Today you can see the expansive grasslands with the backdrop of the Grand Teton Mountains. You may catch glimpses of elk, bison, and pronghorn herds in the distance.
17. Antelope Flats Road
Take a sunrise or sunset drive on the Antelope Flats Road to get picturesque views of the Grand Tetons as the pioneers saw it. The Antelope Flats are preserved plains that keep migration paths intact for animals like bison and elk herds. The land is home to many animals, which makes it a great location to spot all the different kinds of native Wyoming wildlife.
From Jackson Hole Airport, take Highway 89 north and turn right onto Antelope Flats Road. The loop will take you through Mormon Row District where you can take pictures of the famous Moulton Barn, Blacktail Butte, and Gros Ventre Mountains.
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18. Jenny Lake Scenic Drive
It’s all about Jenny. Though she is not the largest or deepest of the lakes, Jenny Lake is probably the most popular lake in Grand Teton National Park. There are several hiking trails, a nearby waterfall, and water activities that make her a key attraction in the park.
The lake is thought to have formed about 12,000 years ago and was named after Shoshone Native, Jenny Leigh. As the wife of fur trapper Richard Leigh, the original Jenny helped with the Hayden Survey of 1871.
The Jenny Lake Loop takes you around the lake, but you can also see the eastern shores during the Jenny Lake scenic drive. Stop at the Jenny Lake Overlook to get the best views from the car.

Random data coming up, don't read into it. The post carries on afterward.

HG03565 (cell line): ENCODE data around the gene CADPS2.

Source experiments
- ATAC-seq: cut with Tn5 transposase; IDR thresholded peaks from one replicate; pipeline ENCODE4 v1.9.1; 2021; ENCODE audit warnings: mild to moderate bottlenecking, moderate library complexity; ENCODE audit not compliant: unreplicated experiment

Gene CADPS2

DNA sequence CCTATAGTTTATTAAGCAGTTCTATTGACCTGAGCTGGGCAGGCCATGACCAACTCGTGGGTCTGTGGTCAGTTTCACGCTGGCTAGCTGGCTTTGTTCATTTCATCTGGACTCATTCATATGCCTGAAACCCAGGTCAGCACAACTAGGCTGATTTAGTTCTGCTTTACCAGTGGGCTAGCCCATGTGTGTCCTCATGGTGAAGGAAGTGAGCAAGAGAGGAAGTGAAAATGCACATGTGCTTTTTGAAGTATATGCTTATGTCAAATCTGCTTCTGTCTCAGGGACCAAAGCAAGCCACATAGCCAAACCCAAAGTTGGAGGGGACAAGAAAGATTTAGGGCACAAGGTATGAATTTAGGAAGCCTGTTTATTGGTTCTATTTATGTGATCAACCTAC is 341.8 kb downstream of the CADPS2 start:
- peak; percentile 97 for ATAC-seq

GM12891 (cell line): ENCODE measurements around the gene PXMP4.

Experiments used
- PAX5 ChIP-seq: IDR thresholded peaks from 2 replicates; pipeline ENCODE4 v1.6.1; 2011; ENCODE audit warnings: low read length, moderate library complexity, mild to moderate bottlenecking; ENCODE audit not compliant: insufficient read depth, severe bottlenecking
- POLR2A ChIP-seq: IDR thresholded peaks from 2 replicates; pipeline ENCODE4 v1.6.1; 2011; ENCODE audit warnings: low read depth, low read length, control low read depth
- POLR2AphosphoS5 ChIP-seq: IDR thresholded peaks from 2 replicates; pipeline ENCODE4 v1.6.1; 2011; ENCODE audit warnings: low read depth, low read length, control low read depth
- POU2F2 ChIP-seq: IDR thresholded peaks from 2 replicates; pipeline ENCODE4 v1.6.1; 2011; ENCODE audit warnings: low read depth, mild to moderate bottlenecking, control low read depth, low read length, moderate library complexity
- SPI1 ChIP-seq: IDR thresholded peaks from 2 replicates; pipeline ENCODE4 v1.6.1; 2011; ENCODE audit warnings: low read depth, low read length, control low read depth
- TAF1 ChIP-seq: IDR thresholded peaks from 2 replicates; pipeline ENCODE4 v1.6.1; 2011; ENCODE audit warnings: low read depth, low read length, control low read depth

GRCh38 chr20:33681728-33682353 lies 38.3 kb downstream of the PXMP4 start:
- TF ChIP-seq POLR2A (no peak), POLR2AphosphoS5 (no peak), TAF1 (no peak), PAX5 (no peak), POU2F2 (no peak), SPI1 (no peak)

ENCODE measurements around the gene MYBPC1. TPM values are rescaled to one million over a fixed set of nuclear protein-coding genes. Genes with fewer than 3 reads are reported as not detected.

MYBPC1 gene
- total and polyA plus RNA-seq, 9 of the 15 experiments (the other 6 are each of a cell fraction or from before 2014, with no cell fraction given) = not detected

Other stops worth checking out are the Jenny Lake Lodge and Cathedral Group Turnout before it loops back to Teton Park Road. The Jenny Lake Road will also take you to String Lake Road where you can access the String Lake Trailhead and Hidden Falls Trail if you decide to do some day hiking.
19. Taggart-Bradley Lake Loop
Hiking this loop with snow on the ground and pine trees all around is still one of my favorite hiking trails. It’s an easy hike with several spots for mountain views and should be added to your Grand Teton Itinerary. We went in early November when most trails were closed but got lucky enough to see two moose across Taggart Lake. We watched as the moose delicately meandered around the water’s edge.
Start at the Taggart Lake Trailhead, just 3 miles north of the Chapel of the Transfiguration. The parking lot can get crowded, so go early in the morning for less crowd. The trail follows Taggart Creek where you will have a short crossing over a waterfall before increasing elevation to get to the lake. The trail takes you to the eastern shore of the lake, where you will get some great views of the Grand Teton Mountain, the highest peak of the Teton range.